In 2014, Ho et al. [61] proposed that it is feasible to preserve the ILM of the fovea in patients with stage II IMH by performing donut-shaped ILMP, leaving an ILM with a diameter of 400 μm. Ho et al. [62] explained that the foveolar ILM nonpeeling technique, better than ILMP, ensures that the tissue remains securely in position. Besides, tractions from 360 degrees around can be released completely and evenly so as to achieve a symmetric foveolar architecture.

However, the sample size of this operation was small and required further follow-up and research.

(1) Inverted ILM Flap Technique. To reduce the recurrence rate of ILMP-induced MHs, Michalewska et al. [63] proposed an inverted ILM flap technique. They peeled the ILM of approximately two optic disc diameters to the edge of the MH in a circular manner around the MH, leaving a remnant attached to the margins of the MH. This ILM remnant was then inverted upside down to cover the MH. For some refractory types of MHs, particularly large MHs, the healing rate of a simple ILMP is low. Moreover, there is a risk of reopening. This technique may effectively improve the closure rate of large MHs and reduce the occurrence of iatrogenic injuries caused by extensive ILMP. Hu et al. [64] peeled off a 200–300-μm wide annular ILM around the hole and created a tongue-like flap on the upper part of the retina. The inferior edge of the flap was not peeled off. The edge of the flap was grasped, and the hole was covered upside down. This technique reduces the incidence of side effects by reducing the range of the ILMP and avoiding or reducing the damage caused by ILMP to the retinal microstructure. Finally, it provides a scaffold for healing and helps to achieve an improved rate of hole closure. In Hu’s study [27], the myopic MH closure rate 100% versus 66.7% was significantly better in the eyes treated with the inverted ILM flap technique than those treated with the ILM peeling technique.

Rizzo et al. [65] compared the hole closure rate of patients with simple ILMP and inverted ILM flaps. They found that, in some patients with refractory MHs, the anatomical prognosis of simple ILMP is not ideal, irrespective of whether the hole diameter or axial length is ≥400 μm or ≥26 μm, respectively. The hole closure rate of the inverted ILM flap technique is significantly higher than that of ILMP. Yamashita et al. [66] divided 165 patients with an MH diameter >400 μm into two groups: patients with diameters >550 μm and those with <550 μm. They reported that although no statistically significant difference is observed owing to the small sample size, a simple ILMP yields a lower closure rate when a hole is very large compared with cases where it is medium-sized. Regardless of the hole size, the inverted ILM flap achieved a 100% closure rate. Therefore, for MHs with a diameter >550 μm, the inverted ILM flap technique seems a reasonable choice to improve the closure rate. Shiode et al. [67] found that the ILM flap covering the hole may be used as a scaffold for glial cell proliferation. Moreover, it may close the hole, prevent the fluid in the vitreous cavity from entering the hiatus, and promote the closure of the hiatus. Additionally, several studies have demonstrated that the inverted ILM flap may improve the closure rate of the hiatus [68, 69]. Furthermore, a number of ILM flap techniques have emerged, achieving better closure rates regarding the treatment of large MHs and high myopic MHs, which are difficult to manage by standard ILMP [70].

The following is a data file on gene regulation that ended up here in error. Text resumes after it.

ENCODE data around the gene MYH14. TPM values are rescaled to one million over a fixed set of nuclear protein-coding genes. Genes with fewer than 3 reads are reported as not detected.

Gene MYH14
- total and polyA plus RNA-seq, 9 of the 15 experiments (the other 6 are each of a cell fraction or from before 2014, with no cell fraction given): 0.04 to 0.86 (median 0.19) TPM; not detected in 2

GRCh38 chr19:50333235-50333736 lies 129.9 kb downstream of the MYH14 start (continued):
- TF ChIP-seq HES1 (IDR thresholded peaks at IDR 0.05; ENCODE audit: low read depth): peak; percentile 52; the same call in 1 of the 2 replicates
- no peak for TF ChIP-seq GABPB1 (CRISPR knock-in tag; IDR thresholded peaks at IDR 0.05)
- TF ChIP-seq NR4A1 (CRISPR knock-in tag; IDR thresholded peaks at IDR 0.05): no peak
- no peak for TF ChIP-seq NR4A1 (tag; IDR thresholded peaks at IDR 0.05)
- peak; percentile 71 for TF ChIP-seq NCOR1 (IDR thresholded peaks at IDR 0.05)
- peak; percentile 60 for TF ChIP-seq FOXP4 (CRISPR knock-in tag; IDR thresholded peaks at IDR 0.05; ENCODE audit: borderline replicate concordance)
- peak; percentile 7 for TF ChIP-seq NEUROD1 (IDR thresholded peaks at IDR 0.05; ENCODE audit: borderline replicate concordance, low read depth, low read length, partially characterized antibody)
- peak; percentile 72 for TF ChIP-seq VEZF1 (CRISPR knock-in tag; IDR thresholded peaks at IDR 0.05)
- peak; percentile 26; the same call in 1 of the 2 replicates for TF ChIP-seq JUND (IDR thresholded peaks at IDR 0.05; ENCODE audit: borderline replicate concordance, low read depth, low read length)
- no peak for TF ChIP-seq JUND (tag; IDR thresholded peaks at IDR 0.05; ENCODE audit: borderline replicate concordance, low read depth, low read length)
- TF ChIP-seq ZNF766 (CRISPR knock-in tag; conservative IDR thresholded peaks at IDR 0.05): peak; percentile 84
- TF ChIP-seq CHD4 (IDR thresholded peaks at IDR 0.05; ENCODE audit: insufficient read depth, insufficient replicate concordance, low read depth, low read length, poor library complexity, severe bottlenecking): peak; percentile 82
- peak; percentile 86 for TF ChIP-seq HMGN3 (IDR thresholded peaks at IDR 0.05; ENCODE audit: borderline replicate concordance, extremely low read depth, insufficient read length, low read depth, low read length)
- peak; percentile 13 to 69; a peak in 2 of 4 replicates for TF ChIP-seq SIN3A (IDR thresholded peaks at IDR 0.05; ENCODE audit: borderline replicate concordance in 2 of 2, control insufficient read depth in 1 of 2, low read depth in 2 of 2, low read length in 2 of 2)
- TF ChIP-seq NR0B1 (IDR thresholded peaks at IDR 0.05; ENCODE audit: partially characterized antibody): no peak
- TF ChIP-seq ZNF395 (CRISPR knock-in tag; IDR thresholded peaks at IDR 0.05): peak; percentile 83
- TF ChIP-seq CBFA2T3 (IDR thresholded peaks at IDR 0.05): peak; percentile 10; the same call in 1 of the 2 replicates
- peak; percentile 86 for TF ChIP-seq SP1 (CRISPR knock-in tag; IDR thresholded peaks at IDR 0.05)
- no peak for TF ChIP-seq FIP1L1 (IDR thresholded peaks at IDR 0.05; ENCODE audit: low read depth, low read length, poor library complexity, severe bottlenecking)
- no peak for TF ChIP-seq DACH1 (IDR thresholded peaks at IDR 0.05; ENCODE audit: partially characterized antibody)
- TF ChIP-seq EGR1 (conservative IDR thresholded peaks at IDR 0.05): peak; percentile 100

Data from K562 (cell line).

(2) ILM Packing. For an MH in which ILM has been peeled or that has a secondary hole after operation, the closure rate with the existing operation method is low. Therefore, Morizane et al. [71] used autologous transplantation of ILM. They transplanted the free ILM into the hole and placed a low-molecular-weight viscous material on it to fix the free flap. This method was proven to be effective for the treatment of refractory MH, even in patients with high myopia whose MH cannot be closed using traditional ILMP. Chen and Yang [72] found that the ILM flap may be detached from the hole during or after operation, potentially hindering hole closure. Therefore, Chen and Yang peeled the ILM in a circular way, leaving a ring-shaped ILM island of approximately 1.5–3 disc diameters centered on the MH. The ILM around the hole was then detached from the retina up to the edge of the hole (the edge of the hiatus was not broken), which was inverted and inserted into the hole. They believe that this method may prevent the flap from falling off, facilitating improved bridging and closure of the MH. Finally, they confirmed that ILM insertion yields better MH closure rates in patients with high myopia than simple ILMP. In 2018, Wakabayashi et al. [73] conducted a 12-month follow-up of 49 patients with MH complicated by retinal detachment and found that the patients who underwent ILM insertion achieved a higher MH closure rate than those who underwent standard ILMP. In a meta-analysis including 151 cases of MH with high myopia from five studies, the standard ILMP and ILM insertion were compared. ILM insertion showed a higher hole closure rate [74].

Additionally, in 2017, Rossi et al. [75] compared the inverted ILM flap technique and ILM insertion and reported no statistically significant difference in the closure rate yielded by the two surgical methods at 6 months after operation for holes with diameters slightly larger than 400 μm. However, for larger holes, they believed that ILM insertion may be more effective than the inverted ILM flap method. Rossi et al. considered that the inserting flap is more conducive to the closure of the holes than the inverted flap technique because it plays the role of filling, glue, and proliferating scaffold.

3.2. Selection of Dye